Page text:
Couillard's new job is raising conflict-of-interest questions

The former minister is causing more problems out of cabinet than in

D'aspirant Premier ministre à lobbyi$te

Despite the fact that Philippe Couillard was the most popular member of his cabinet - or perhaps because of it - Premier Jean Charest didn't seem entirely unhappy to see his health minister go in June.
But while Couillard is gone from active politics, his ghost returned this week to haunt his former colleagues.
Less than two months after his June 25 resignation, it was announced that the former health minister has become a partner in the newly created PCP Healthcare Opportunities Fund, which will invest in private health-care businesses such as clinics.
The fund was created by Persistence Capital Partners, which in March acquired the Medisys Health Group, a major provider of health services to corporations.
Couillard's role would be to "foster the development of (private) health-care businesses in partnership with the public systems across Canada," PCP said in a statement. The growing pressure on the public system resulting from an aging population presented "attractive investment opportunities" for private health-care providers.
At first, Couillard's joining the private sector was seen by defenders of public health care as a betrayal by the public system's former defender.
But then questions were raised about Couillard's ethics - in particular, whether he had violated a government directive intended to prevent ministers who leave politics from profiting from their former positions.
Among other things, the directive says a former minister must not derive "undue advantage" from his former position. He must not "divulge confidential information" or "give anyone advice based on information not available to the public" that he learned while exercising his functions.
This puts Couillard in the position of having to choose between obeying the directive and his new financial interests.
Obviously, PCP made him a partner to help it make investment decisions on the basis of the knowledge he acquired in his five years as health minister.
The directive could require him to withhold information or advice that would allow PCP to make a profitable investment - or avoid making an unprofitable one. But no one outside PCP would know whether he had done so.
Also, for two years after a minister leaves office, the directive forbids him from accepting a position in a business outside the government with which he has had "direct and important official relations" in the year before his departure.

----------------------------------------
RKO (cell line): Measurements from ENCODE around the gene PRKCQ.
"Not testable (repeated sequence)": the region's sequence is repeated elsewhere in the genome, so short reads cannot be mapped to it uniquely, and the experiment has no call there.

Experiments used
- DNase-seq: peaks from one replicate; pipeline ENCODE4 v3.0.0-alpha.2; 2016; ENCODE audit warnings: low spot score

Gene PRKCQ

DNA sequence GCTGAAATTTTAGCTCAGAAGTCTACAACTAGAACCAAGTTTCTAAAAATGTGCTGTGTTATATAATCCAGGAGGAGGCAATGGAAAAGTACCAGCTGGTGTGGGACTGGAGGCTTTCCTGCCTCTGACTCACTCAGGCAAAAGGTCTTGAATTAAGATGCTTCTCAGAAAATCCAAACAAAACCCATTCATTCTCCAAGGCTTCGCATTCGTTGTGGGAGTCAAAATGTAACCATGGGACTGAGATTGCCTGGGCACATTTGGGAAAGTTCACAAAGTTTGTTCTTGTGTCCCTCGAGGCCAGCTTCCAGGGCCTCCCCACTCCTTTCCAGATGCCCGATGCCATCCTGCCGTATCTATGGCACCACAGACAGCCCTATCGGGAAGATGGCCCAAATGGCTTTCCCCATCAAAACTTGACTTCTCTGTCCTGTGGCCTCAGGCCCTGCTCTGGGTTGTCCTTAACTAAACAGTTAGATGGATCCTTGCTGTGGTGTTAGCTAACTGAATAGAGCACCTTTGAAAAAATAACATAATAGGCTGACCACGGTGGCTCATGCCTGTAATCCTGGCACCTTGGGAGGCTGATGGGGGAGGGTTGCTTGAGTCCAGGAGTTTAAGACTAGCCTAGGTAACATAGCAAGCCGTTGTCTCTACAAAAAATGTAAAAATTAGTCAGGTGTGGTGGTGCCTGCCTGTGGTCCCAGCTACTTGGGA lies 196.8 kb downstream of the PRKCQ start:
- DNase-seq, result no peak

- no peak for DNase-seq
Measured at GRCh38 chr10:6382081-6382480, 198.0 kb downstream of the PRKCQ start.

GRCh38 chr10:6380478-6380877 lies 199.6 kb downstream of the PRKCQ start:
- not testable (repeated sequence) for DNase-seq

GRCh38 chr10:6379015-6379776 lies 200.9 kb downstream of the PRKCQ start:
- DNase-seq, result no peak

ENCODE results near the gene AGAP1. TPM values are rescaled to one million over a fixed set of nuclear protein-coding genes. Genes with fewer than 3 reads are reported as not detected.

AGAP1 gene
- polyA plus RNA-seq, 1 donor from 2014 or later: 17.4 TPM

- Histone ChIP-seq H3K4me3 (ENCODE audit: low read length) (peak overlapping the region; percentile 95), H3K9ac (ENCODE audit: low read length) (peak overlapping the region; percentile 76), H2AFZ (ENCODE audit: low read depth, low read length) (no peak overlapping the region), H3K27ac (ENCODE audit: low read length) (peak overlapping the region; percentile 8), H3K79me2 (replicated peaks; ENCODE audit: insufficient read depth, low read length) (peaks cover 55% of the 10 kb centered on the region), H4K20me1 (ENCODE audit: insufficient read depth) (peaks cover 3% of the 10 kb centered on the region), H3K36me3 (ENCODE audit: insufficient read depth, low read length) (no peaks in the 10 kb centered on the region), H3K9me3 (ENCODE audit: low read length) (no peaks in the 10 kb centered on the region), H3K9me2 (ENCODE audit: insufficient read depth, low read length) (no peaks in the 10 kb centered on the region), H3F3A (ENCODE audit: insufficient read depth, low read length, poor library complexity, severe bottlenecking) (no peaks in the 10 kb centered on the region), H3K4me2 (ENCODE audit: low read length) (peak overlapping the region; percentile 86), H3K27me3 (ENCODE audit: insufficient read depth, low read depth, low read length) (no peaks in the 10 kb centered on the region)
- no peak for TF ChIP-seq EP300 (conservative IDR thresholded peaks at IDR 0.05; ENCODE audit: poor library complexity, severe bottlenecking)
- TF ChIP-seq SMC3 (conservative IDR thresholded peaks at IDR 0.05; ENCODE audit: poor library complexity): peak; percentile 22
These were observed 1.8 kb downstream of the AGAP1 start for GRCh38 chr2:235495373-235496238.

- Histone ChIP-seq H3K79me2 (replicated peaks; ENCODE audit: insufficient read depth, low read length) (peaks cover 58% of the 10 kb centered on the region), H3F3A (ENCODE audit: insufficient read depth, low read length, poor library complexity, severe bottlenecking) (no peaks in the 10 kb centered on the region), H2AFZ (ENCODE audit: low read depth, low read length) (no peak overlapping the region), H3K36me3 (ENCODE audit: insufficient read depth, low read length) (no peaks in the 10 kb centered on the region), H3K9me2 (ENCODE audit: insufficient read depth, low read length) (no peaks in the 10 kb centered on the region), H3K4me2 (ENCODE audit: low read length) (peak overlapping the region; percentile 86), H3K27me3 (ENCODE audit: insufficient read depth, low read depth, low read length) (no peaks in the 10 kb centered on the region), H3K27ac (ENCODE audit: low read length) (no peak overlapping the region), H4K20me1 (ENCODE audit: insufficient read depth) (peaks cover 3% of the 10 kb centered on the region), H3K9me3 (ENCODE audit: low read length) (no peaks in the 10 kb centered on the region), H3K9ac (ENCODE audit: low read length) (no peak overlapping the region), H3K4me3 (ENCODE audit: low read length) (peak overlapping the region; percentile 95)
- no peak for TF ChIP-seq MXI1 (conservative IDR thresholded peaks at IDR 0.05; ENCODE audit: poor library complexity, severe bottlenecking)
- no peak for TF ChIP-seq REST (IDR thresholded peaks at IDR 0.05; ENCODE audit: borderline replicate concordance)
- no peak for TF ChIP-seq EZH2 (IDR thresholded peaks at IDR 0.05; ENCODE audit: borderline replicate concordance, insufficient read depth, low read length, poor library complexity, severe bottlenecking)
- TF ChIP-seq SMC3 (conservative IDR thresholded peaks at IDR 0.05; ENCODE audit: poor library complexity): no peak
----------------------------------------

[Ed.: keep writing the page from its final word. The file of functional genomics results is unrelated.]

In an interview with La Presse, Couillard indicated he had begun to discuss a future association with PCP while he was still minister. "In the few days preceding my resignation, it became apparent that we could consider a professional collaboration, but that became concrete after June 25," the newspaper quoted him as saying. (Couillard did not return a phone message left at PCP's office yesterday morning.)
La Presse also disclosed that during the same period, the cabinet adopted two decrees affecting private health clinics, one allowing them to offer more services and the other reducing the proposed fee for a clinic licence.
A spokesman for Charest yesterday confirmed that Couillard was present when the cabinet considered the decrees June 18 and 25. But he said the proposed decrees had been made public several months before Couillard's discussions with PCP.
He said the discussions did not constitute the "direct and important official relations" mentioned in the directive. And he said the health department as well as the former minister had assured the premier's office that Couillard had done nothing inappropriate.
But the office of lobbying commissioner André C. Côté said it was "verifying" whether PCP had lobbied Couillard in violation of the law, since it had not registered as a lobbyist.
And the Parti Québécois called for a formal investigation by the commissioner into PCP's relations with Couillard while he was still minister.
In more than five years in active politics, Couillard never had as much political trouble as in his first five days in the private sector.

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